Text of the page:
The Best Way To Deal With Collection Agencies

By Brown Articles Published 06/3/2011 | Collection Agencies

Collection agencies are businesses that use various strategies in order to get you to pay what they consider is the amount you owe a certain company. However the amount you owed initially and the amount they now consider you owe are often not related. Often collectors fees and charges are added on to the initial sum and can be incredibly inflated.

This is why it is important to know what your rights are and how to defend yourself against collection agencies that harass and demand ridiculous fees you are expected to pay for the creditor. You must know that you are protected under the Fair Debt Collection Practices Act that clearly states the rights and obligations of both debtors and creditors, including the collection agencies.

You should get to know the FDCPA in order to defend yourself against harassment and unlawful behavior by collection agencies. You do not have to have a law degree to understand some important rules handling of your debts. Make sure the collection agent identifies himself as a debt collector, gives proof of the debt with the name and address of the creditor. You have the right to request that the collection agency stops contacting you or only when you tell them to. They have no right to harass or abuse you or reveal your debt information to third parties. They should in no way threaten you with illegal actions, such as imprisonment if you do not pay your debt. You can find a more detailed list of all your rights as a debtor online at the FDCPA's website.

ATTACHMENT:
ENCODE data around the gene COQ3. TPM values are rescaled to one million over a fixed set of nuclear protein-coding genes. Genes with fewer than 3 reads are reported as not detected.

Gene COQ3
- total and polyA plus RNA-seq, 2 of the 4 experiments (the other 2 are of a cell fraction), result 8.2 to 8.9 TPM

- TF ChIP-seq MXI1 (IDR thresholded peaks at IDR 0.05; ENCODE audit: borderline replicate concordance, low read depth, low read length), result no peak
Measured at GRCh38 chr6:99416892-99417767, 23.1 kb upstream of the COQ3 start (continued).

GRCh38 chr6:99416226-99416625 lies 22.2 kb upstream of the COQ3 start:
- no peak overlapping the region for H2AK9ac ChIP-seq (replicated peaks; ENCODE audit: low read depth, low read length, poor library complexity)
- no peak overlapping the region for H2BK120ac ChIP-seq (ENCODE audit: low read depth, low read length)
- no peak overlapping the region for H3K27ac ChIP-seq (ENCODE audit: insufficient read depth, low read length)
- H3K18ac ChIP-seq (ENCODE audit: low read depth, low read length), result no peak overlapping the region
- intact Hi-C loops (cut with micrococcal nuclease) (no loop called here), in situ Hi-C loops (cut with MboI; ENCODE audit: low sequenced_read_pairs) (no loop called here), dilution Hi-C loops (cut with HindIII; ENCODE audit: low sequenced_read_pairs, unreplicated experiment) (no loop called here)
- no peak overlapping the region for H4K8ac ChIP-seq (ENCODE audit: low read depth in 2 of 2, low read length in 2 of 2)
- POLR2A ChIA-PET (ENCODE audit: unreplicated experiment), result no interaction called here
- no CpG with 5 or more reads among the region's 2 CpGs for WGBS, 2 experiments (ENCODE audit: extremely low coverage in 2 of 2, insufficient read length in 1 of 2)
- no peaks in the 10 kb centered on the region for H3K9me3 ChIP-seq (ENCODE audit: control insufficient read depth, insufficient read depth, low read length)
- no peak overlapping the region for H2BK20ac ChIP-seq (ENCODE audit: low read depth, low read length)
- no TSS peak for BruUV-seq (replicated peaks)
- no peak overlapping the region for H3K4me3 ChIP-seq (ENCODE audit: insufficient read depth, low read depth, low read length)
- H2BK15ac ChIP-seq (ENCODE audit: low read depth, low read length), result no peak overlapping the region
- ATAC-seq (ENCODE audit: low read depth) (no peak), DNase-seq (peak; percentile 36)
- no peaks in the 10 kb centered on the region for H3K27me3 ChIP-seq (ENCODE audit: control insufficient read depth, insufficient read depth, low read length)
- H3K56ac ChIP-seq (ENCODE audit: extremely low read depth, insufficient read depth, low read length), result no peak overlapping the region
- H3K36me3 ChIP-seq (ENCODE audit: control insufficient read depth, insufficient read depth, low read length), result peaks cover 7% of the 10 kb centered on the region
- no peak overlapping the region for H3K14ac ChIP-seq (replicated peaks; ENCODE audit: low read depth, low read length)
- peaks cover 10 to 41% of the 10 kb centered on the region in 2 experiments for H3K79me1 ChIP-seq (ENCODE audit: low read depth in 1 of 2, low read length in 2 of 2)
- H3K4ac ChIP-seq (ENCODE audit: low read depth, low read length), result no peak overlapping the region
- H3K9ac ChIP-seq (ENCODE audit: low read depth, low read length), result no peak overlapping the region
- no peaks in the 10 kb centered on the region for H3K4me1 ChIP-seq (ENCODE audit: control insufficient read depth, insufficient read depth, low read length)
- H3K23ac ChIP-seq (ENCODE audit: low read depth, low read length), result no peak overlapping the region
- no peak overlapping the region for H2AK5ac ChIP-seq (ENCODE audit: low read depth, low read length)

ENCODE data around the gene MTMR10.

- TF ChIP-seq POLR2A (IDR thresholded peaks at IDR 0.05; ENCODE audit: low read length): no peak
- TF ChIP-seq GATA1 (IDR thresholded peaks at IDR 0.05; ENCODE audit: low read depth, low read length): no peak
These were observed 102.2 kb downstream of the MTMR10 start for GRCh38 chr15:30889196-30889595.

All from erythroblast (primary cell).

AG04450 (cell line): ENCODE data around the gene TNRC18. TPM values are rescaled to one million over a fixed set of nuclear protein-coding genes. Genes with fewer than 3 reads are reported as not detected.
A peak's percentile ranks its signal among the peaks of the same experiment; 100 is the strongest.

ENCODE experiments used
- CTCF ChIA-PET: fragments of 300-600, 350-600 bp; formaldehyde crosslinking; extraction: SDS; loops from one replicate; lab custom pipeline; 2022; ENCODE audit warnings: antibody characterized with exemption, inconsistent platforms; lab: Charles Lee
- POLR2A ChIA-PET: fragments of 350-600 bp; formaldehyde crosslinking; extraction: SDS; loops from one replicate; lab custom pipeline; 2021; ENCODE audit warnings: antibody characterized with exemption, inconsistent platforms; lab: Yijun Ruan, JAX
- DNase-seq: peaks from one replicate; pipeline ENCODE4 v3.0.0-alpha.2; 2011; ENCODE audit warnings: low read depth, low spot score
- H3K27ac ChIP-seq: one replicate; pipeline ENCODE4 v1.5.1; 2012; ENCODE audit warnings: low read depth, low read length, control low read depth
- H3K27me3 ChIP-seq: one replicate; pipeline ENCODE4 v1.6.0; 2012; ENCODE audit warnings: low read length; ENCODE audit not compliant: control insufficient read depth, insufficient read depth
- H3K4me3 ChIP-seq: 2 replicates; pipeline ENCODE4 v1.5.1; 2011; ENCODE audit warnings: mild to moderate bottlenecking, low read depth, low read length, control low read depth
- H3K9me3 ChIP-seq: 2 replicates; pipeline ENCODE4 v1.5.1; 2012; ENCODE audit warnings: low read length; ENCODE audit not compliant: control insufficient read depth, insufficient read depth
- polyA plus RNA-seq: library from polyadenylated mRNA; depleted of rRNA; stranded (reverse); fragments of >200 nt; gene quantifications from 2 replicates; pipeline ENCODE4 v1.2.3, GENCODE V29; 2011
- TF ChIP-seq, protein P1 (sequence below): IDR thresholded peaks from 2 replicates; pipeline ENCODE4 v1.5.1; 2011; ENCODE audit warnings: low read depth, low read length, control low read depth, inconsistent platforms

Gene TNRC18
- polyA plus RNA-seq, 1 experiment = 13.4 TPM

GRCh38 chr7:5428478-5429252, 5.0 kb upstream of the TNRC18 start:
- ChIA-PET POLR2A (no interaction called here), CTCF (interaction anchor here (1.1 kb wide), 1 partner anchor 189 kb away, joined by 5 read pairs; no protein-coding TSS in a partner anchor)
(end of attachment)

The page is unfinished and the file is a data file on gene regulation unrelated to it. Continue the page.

If you are contacted by a collection agency you should request a detailed verification of the debt and the proof that you actually owe a debt and to whom. This must be done in order to make sure the collection agency is not using a junk debt. Some collection agencies purchase uncollectible debts and harass people to pay them to leave them alone. If you request a verification they will leave off as they have probably found your name and address as well as your accounts and more often than not the debt they are asking payment for is expired or inaccurate and cannot be collected.

Always ask for verification when a collector contacts you and do so in writing by certified mail. Avoid signing any letter or document in case your signature is used on other documents you have never signed. In your letter make sure you specify clearly that you only want to be contacted by mail. Once you have done so they will not be able to contact you legally by phone, thus will avoid verbal harassment.

Once you have sent the letter demanding verification and mail contact wait to see what happens. The collection agency may no longer contact you, but it may be best to check your credit report just in case they try to insert your debt illegally, if they do you have the original letter and proof they have received it. If they cannot provide you with verification then they will send you a letter telling you they have dropped their claims, so make sure you keep this letter safely.

You may receive proof of the debt, but this cannot be in the form of a letter stating you owe money, but a copy of the original statement from the creditor proving that the debt is valid. If you receive original proof, check it is within the time the debt can be legally collected. Your next step will be to try and negotiate a settlement.